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TABLE OF CONTENTS OF Why are Artists
1. Art is What People Call Art / 2. Cultural Inferiority and Superiority
Color the Economy of the Arts / 2. ‘Art is Sacred' / 4. ‘Art is
Authentic' / 5. ‘Art is Superfluous and Remote' / 6. ‘Art Goes
Against the Rules and so Adds to Cognition’ (Goodman) / 7. ‘Artists
Resemble Magicians’ (A personal view) / 8. The Mythology of the Arts
Influences the Economy of the Arts / 9. Conclusion
Why are Gifts to the Arts Praised, While Market Incomes Remain Suspect?
1. The Arts Depend on Gifts and Trade / 2. The Amount of Donations
and Subsidies is Exceptional / 3. ‘Art that is Given Must not be
Sold’ / 4. ‘The Market Devalues Art’ / 5. The Arts Need the High
Status of the Gift Sphere / 6. The Economy in the Arts is Denied and
Veiled / 7. A Dual Economy Requires Special Skills / 8. Conclusion
3. ECONOMIC VALUE VERSUS AESTHETIC VALUE
Is There Any Financial Reward for Quality?
1. Aesthetic Value and Market Value Differ in Definition/ 2. ‘In the Market
there is no Reward for Quality’ / 3. Values are Shared / 4. There is
No Such Thing as a Pure Work of Art / 5. Buyers Influence Market
Value and Experts Aesthetic Value / 6. Power Differences Rest on
Economic, Cultural and Social Capital / 7. In Mass Markets Quality
and Sales Easily Diverge / 8. The Strife for Cultural Superiority in the
Visual Arts (an example) / 9. The Power of Words Challenges the
Power of Money / 10. The Government Transforms Cultural Power into
Purchasing Power / 11. Donors and Governments Know Best / 12.
Market Value and Aesthetic Value Tend to Converge in the Long Run /
1. The selfless Artist is Intrinsically Motivated / 2. Rewards Serve as
Inputs / 3. Artists are Faced with a Survival Constraint / 4.
Autonomy is Always Relative / 5. Intrinsic Motivation Stems from
Internalization / 6. Habitus and Field / 7. Selfless Devotion and the
Pursuit of Gain Coincide / 8. Artists Differ in Their Reward-
Orientation / 9. Types and Sources of Rewards Matter to Artists /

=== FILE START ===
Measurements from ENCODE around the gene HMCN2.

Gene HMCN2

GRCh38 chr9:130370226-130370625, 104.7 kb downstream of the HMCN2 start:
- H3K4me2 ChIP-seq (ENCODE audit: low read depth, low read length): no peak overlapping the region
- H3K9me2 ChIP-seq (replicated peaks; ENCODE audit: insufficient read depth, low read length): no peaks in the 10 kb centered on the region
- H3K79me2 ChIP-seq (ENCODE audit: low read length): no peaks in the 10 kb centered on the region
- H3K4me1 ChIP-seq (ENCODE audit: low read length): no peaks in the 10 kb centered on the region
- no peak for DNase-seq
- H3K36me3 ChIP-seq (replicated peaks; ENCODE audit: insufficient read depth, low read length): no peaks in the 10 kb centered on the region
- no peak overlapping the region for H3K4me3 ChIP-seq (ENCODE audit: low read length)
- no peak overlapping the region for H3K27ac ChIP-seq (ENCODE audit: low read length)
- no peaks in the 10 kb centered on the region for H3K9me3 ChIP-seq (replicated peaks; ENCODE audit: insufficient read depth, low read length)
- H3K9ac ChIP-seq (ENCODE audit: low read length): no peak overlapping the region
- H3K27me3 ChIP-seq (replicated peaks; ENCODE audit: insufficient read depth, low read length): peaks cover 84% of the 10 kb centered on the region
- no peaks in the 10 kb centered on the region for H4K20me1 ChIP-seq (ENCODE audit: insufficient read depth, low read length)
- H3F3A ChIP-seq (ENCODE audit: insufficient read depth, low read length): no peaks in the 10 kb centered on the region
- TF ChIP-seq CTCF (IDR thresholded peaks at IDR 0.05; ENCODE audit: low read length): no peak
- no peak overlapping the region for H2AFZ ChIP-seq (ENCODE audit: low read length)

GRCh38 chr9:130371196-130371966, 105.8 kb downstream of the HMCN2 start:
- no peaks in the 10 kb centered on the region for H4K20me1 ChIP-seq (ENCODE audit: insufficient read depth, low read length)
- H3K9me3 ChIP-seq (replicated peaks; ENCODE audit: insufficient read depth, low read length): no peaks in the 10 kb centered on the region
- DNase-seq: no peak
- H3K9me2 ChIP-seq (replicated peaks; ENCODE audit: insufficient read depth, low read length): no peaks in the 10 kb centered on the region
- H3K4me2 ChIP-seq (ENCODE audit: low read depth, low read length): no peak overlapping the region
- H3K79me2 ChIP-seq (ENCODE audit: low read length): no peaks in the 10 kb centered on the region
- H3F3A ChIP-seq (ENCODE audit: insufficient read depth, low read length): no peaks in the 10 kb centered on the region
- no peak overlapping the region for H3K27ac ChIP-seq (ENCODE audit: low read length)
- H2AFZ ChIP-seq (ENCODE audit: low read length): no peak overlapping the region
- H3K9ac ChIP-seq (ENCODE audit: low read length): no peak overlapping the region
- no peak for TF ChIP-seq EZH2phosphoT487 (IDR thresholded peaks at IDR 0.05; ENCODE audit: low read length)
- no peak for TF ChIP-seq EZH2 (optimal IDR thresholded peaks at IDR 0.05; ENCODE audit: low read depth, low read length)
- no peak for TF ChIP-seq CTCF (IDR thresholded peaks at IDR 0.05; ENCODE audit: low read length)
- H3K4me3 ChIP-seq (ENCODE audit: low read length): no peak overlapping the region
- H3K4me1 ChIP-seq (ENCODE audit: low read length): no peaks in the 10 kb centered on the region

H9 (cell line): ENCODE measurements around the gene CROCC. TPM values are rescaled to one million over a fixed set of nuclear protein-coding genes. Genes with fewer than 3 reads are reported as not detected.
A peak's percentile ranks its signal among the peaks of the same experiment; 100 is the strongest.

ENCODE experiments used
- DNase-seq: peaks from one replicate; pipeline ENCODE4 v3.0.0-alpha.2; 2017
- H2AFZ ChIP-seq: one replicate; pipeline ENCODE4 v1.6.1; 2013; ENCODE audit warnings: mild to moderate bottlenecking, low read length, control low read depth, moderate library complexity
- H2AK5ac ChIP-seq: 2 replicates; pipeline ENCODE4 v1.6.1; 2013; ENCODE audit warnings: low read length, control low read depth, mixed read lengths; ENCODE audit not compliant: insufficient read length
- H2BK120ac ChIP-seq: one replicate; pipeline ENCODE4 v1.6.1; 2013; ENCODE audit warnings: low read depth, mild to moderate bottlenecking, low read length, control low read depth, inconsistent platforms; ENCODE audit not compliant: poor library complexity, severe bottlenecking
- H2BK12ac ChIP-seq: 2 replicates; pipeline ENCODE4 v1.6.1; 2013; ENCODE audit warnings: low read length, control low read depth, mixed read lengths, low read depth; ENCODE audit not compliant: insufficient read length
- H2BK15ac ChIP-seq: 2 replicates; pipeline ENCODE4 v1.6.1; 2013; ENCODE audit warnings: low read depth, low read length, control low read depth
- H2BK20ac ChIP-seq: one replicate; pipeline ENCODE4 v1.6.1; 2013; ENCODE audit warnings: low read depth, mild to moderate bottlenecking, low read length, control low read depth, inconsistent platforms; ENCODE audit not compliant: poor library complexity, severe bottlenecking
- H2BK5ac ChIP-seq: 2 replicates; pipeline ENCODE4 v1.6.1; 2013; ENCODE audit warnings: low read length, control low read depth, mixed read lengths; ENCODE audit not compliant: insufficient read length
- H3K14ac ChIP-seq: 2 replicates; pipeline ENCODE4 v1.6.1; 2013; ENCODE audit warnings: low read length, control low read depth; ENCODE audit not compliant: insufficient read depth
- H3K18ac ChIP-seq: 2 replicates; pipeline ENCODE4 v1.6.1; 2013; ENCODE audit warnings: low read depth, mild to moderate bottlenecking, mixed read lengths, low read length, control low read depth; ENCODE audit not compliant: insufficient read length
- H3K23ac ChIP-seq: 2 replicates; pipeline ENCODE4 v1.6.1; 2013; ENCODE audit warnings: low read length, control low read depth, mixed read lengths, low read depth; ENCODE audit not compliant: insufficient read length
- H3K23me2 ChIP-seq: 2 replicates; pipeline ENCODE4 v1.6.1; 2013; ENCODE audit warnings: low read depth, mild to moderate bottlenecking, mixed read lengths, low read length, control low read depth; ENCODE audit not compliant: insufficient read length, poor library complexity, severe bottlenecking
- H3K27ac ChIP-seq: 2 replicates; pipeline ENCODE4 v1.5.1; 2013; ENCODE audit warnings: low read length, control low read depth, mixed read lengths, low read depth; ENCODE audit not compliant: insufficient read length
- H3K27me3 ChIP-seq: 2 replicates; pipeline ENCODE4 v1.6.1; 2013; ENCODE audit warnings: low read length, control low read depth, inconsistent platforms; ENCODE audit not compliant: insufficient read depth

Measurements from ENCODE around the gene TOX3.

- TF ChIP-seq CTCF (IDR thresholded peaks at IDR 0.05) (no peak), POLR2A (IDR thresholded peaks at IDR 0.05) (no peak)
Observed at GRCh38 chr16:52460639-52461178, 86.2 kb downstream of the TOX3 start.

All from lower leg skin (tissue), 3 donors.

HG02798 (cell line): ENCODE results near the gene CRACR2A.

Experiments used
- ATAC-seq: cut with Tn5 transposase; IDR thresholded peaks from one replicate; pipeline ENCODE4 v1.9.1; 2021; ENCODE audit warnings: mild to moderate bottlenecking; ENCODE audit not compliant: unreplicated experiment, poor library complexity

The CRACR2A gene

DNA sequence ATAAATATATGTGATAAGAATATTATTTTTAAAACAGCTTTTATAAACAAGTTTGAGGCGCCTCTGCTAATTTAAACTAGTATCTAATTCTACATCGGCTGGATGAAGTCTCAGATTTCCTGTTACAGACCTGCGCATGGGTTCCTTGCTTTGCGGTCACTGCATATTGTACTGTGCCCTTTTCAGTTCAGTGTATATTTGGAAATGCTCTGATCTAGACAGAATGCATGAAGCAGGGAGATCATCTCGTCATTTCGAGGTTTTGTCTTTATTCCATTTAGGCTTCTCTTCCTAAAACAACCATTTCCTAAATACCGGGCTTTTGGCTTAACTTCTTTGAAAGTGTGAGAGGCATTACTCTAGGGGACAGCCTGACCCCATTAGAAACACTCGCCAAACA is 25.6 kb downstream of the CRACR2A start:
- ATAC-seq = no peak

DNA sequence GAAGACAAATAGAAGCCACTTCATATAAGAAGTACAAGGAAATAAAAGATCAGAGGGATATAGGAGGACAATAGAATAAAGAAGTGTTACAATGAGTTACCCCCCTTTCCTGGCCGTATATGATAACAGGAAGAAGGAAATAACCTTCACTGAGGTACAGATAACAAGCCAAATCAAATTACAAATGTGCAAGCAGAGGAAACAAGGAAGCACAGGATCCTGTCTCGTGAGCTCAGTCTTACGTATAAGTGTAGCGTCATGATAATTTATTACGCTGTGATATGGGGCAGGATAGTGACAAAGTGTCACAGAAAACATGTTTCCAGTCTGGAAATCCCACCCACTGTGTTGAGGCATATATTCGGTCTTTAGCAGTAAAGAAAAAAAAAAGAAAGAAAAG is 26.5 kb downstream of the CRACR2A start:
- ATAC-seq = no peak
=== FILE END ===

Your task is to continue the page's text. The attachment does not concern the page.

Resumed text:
10. Three Examples of Orientation Towards Government Rewards in the
1. Incomes in the Arts are Exceptionally High/ 2. Art Markets are
Winner-Takes-All Markets / 3. People Prefer Authenticity and are
Willing to Pay for It / 4. Incomes in the Arts are Exceptionally Low /
5. Five Explanations for the Low Incomes Earned in the Arts / 6.
Artists are Unfit for ‘Normal’ Jobs / 7. Artists are Willing to Forsake
Monetary Rewards / 8. Artists are Over-Confident and Inclined to Take
Risks / 9. Artists are Ill-Informed / 10. Conclusion
Do Subsidies and Donations Increase Poverty?
1. Artists Have Not Always Been Poor / 2. The Desire to Relieve
Poverty in the Arts Led to the Emergence of Large-Scale
Subsidization / 3. Low Incomes are Inherent to the Arts / 4. The
Number of Artists Adjusts to Subsidy Levels / 5. Subsidies in the
Netherlands Have Increased the Number of Artists Without Reducing
Poverty / 6. Subsidies Are a Signal that Governments Take Care of
Artists / 7. Subsidies and Donations Intended to Alleviate Poverty
Actually Exacerbates Poverty / 8. Low-priced Education Signals that it
is Safe to Become an Artist / 9. Social Benefits Signal that it is Safe to
Become an Artist / 10. Artists Supplement Incomes with Family Wealth
and Second Jobs / 11. Artists Reduce Risks by Multiple
Jobholding / 12. Artists Could be Consumers
Producers / 13. Is there an Artist ‘Oversupply’ or are Low Incomes
Do Rising Costs in the Arts Make Subsidization Necessary?
1. ‘Artistic Quality Should Remain the Aspiration, Regardless of the
Costs’ / 2. ‘The Arts are Stricken by a Cost Disease’ / 3. Technical
Progress has Always been Part of the Arts / 4. There is no True
Performance / 5. The Taboo on Technical Innovation in classical
Music is a Product of the Times / 6. The Cost Disease Contributes to